How Light Tanks are Underrated by Wargames Rules

I was talking to my mate Roland Davis about Light Tanks in WW2 and this is what he said …

I have never come across a set of [wargaming] rules that does light tanks justice. They always die at the first opportunity but in real life it was not like that, light vehicles usually suffered less casualties than heavier ones. I was able to do a bit of research on my theory using the NZ official histories, because they are so detailed. The cavalry regiment (in light tanks and carriers) consistently took fewer casualties than the infantry or armour battalions.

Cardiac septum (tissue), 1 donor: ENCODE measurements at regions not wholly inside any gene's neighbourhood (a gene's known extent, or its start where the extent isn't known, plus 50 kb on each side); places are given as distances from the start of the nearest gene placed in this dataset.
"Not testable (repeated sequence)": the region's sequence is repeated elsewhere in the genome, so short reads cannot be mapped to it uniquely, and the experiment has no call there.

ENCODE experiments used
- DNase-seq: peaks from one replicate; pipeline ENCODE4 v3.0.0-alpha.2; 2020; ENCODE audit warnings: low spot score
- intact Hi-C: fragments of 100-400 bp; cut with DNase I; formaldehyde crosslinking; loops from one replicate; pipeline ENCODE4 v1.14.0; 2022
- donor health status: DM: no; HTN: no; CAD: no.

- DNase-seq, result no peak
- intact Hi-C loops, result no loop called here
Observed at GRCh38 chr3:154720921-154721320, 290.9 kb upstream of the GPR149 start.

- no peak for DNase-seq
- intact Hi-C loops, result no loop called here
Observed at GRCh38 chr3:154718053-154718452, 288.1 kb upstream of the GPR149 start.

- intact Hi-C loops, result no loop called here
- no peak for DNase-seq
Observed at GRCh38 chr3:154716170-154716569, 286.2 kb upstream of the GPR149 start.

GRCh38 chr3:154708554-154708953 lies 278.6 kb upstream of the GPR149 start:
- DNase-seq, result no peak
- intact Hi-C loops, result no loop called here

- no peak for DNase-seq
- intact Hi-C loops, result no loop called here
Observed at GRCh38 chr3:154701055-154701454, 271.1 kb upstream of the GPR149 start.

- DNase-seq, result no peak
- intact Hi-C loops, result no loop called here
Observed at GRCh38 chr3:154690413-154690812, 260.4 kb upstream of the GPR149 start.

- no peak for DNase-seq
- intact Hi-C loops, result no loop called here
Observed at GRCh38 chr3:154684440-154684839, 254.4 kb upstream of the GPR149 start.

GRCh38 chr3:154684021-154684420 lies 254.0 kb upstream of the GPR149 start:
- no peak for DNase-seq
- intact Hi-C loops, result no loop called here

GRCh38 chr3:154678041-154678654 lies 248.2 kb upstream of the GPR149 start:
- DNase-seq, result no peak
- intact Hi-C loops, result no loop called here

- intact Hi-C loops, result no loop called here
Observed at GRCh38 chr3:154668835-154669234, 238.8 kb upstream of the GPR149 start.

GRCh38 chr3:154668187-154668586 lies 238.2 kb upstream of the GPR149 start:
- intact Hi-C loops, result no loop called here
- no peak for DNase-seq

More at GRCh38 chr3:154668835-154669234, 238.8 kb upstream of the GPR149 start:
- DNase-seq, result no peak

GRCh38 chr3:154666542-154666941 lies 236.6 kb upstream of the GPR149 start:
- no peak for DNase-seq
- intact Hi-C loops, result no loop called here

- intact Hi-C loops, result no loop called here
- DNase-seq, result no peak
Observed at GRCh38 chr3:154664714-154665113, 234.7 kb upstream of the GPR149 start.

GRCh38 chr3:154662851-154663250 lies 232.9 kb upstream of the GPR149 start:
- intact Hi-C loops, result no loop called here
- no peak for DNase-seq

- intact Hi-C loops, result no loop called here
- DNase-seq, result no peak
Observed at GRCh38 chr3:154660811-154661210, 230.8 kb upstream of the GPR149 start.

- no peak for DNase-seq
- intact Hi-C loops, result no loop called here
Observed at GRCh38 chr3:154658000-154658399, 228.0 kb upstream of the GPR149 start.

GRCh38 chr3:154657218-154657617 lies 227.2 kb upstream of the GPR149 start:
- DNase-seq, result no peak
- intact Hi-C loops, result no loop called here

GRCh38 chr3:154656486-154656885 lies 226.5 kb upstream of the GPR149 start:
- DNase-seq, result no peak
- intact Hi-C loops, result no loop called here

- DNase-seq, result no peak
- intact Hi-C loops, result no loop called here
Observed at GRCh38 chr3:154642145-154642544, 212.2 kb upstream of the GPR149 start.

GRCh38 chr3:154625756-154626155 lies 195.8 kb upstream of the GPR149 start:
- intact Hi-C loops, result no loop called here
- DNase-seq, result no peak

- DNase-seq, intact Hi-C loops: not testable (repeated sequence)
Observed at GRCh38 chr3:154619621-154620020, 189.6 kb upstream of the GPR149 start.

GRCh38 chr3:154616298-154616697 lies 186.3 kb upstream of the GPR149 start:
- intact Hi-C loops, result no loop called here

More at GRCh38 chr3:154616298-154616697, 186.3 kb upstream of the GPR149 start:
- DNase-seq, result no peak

I think the problem is that in rules one side shoots and they stand still while the other side shoots but in real life the light vehicle would shoot (or sometimes just observe) and when it came time for the other side to shoot the light vehicle would not be there any more. Gamers (at least the ones I gamed with) forget that the reason for having light armour in the first place is that you can move before the other guy gets a good shot at you. This is why American M-18 Hellcats had some of the lightest armour and yet suffered the least casualties of any American armoured vehicles. The Germans, who must know more about the benefits of heavy armour than anyone, chose to put light armour on their post war vehicles rather than heavy armour (such as the Leopard tank). I don’t think they would have done this if they thought light armour would be certain death as soon as the shooting starts.

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